Characteristics of the Nice Defended Stance

The nice defended person 

  • Seeks to avoid offending others

  • Wants others to feel included or considered

  • Emphasizes the language of feelings and values

  • Does not want to be perceived as hierarchical or powerful


In themselves, these desires are all good, but problems arise when they are applied to situations where there are differences or limiting circumstances so that not everyone can get what they want.  When we live together, we must resolve situations that can’t always be win-win.  The problem arising from the nice defended stance is it can lead us to avoid directly engaging and lead us to secretly work toward our unilateral or individual goals.


Some common comments that a nice-defended behavior is operative are, "I know how she feels so let’s not go there."  "They aren’t ready to talk about that, so we’ll avoid that conversation."  "We don’t want to upset the group." 


At times, fear of naming the difference but wanting to influence the other and/or the outcome can cause the nice defended person to attempt to lead the other with questions.  This behavior stems from an assumption that if I asked the right question, surely, the other person would see what needs to be changed.  Part of the question asking is often an implicit denial that I want the other to change.  More often, a common response made by a nice defended person is silence.  They do so because it avoids letting the other person know what they think or feel. It can seem like the safest course though it dooms the other to guessing what and where they really are. Such questioning and silence shut down conversations and cause mistrust and defenses to escalate within a group or community.

Non-defended Learning Stance

A counter-cultural approach to being dominant or a nice defended person is a non-defended learning stance. The non-defended learning stance helps us see that the reality we are in is about the “we”.  I need you, the congregation, and/or the organization.  I need your knowledge, insight, and wisdom. 


Non-defended learners practice transparency when sharing assumptions, revealing their thoughts and/or position. Being non-defended leads one to be genuinely curious about other’s opinions and assumptions.  It values exposing one’s own thinking to the review of others even to the point of finding out that one’s view might be wrong.  A non-defended person holds themself and others with compassion, and highly values shared learning and freedom of choice.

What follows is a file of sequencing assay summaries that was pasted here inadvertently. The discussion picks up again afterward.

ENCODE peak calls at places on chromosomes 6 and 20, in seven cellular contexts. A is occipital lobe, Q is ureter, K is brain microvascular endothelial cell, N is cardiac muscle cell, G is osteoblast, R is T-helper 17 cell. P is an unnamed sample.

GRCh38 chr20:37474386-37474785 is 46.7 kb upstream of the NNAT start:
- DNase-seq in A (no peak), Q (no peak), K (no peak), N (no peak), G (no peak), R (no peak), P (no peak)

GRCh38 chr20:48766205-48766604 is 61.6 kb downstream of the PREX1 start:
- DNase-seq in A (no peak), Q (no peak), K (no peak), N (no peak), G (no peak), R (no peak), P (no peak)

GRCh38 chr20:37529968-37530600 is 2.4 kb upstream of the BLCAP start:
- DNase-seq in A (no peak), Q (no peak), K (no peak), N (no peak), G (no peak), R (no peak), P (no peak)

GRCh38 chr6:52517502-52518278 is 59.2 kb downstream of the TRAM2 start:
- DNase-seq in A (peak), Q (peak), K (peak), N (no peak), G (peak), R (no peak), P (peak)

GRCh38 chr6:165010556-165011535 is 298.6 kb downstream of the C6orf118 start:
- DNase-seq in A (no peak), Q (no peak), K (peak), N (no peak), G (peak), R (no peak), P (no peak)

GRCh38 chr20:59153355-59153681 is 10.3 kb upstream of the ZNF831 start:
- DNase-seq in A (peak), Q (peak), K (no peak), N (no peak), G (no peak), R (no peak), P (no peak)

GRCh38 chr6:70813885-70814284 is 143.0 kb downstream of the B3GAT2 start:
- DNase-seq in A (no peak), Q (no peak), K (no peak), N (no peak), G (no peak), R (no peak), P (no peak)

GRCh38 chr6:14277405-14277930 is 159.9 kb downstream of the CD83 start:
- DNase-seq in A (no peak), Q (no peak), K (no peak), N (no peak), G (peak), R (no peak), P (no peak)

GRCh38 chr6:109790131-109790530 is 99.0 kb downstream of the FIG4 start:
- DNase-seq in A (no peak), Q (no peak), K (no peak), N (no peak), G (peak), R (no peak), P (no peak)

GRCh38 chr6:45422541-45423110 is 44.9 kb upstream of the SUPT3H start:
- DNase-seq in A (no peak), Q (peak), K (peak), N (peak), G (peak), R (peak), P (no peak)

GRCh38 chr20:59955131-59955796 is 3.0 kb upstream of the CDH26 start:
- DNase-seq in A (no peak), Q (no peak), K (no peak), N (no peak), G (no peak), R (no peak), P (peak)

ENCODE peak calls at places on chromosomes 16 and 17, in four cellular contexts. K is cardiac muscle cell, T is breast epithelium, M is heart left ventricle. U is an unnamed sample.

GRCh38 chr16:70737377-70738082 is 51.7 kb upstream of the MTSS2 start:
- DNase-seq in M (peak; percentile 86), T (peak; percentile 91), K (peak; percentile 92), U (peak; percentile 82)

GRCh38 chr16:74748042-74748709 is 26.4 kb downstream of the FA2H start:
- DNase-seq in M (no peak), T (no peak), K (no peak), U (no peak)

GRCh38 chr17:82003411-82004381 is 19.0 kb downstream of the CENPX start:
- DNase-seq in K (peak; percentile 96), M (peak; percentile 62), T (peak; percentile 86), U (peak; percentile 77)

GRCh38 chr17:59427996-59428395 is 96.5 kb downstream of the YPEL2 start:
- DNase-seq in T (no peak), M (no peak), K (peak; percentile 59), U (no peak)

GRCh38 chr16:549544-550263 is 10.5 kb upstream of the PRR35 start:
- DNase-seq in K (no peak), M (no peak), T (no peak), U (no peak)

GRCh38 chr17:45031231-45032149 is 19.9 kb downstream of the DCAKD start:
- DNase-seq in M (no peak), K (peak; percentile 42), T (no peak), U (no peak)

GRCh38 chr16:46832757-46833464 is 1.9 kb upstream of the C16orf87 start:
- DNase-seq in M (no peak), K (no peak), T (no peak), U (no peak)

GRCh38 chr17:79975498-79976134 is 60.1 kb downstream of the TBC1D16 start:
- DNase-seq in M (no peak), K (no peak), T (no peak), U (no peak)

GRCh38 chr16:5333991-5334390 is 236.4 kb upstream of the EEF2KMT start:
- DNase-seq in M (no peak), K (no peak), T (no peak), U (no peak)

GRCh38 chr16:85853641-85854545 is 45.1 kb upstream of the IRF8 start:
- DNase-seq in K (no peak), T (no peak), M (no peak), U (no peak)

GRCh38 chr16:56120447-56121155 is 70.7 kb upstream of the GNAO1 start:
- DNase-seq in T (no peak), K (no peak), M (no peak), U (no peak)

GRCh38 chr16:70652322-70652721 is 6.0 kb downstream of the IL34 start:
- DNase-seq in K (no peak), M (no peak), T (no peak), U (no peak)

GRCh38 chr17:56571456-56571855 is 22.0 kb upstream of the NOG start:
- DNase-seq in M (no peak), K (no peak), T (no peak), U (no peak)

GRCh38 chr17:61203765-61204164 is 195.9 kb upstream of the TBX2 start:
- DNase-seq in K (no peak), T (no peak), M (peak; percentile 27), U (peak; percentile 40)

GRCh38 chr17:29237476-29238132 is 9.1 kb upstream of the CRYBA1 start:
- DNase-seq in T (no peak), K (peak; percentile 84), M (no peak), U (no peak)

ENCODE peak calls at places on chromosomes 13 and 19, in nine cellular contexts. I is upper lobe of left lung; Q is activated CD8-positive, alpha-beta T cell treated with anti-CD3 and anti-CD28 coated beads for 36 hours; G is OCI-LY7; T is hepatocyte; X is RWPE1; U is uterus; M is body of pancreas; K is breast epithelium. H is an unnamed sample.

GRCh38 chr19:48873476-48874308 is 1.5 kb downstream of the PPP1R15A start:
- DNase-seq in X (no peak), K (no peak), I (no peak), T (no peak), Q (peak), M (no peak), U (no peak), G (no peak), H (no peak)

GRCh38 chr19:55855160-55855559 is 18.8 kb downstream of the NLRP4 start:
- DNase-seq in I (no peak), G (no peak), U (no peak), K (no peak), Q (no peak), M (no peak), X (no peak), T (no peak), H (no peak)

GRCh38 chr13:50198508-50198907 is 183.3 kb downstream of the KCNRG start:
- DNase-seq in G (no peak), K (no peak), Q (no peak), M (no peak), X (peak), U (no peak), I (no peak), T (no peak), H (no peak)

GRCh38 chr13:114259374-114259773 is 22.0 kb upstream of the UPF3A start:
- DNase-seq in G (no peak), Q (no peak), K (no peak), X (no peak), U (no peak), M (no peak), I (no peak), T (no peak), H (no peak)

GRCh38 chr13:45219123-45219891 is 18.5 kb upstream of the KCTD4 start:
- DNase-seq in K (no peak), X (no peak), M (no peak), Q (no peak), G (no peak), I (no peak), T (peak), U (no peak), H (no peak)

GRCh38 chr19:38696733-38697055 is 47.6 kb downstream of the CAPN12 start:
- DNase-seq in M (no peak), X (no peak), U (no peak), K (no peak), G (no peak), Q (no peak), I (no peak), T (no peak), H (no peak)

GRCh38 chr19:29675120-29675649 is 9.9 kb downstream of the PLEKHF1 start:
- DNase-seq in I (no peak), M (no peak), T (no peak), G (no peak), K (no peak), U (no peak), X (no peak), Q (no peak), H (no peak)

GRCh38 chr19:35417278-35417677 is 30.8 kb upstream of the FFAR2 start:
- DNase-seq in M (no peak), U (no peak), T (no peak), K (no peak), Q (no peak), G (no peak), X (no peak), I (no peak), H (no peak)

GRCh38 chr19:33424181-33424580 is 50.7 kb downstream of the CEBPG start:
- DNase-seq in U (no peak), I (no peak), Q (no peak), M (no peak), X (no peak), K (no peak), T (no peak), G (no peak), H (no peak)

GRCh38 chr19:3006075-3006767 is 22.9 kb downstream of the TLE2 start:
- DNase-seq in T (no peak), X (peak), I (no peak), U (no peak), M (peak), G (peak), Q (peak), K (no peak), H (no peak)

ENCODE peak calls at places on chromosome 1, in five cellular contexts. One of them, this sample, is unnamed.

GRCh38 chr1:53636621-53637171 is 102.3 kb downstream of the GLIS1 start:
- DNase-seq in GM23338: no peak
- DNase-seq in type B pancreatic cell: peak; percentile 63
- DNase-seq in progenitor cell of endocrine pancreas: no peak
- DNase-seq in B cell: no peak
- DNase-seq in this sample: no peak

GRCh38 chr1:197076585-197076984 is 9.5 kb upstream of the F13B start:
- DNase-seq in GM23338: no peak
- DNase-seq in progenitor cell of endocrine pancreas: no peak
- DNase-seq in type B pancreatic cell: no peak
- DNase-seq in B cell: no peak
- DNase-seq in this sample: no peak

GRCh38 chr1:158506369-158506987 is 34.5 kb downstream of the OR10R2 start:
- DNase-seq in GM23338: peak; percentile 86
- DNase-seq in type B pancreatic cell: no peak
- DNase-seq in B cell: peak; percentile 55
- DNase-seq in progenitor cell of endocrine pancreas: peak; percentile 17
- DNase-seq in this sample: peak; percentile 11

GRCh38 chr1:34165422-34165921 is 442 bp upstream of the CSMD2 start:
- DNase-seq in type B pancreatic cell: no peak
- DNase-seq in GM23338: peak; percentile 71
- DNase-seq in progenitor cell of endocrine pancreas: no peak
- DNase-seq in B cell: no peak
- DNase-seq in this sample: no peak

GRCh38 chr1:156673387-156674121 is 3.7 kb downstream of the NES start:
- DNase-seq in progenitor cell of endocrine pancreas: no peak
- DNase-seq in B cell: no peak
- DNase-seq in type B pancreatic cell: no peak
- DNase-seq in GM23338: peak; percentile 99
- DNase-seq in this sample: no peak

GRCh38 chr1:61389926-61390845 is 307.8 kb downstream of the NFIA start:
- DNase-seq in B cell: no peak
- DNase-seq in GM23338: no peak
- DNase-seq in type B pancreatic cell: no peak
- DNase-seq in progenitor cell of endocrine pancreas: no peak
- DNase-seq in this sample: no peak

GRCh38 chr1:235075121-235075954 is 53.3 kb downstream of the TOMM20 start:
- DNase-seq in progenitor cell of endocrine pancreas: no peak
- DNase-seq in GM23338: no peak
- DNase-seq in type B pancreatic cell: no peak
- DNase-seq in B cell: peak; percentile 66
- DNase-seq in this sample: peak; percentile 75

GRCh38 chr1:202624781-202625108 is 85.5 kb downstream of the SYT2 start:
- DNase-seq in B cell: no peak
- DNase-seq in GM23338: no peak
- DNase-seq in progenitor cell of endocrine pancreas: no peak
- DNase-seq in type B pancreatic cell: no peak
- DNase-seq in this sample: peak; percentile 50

This can feel like a very vulnerable place to be, but in fact, it makes higher degrees of shared and individual safety possible.


The practice of being non-defended makes it safe to look at different viewpoints.  It invites people with diverse opinions to articulate them, and in so doing come to know one another more truly as we are, and our situation more accurately as it is. 


A non-defended life stance helps people share their assumptions with one another, and together to notice and uncover shared beliefs and assumptions.  This life stance of being non-defended and transparent creates the ground for others to feel safe to share their insights, assumptions and/or concerns.


A non-defended conversation might start like the following:

  • I know we are short of cash and the economy is in a downward spiral; however, I believe we need an infusion of cash in this ministry…can we explore these assumptions together?

  • Last week when we discussed this issue, I couldn’t listen or focus with an open mind. Would you be willing to revisit that conversation?

  • Could you help me understand your thinking?  I’m not yet seeing your perspective and I don’t want to miss your insights around this issue?


Practicing the non-defended learning stance, a person:

  • Reveals where they are starting from regarding an issue or situation

  • Shares assumptions and checks them out respectfully

  • Works to make meaning with the other person

  • Strives to be curious

  • Trusts the other person’s capacity to take care of themselves

  • Works toward a collectively free and wise decision, whether they personally agree or not with the decision.

Learning Experience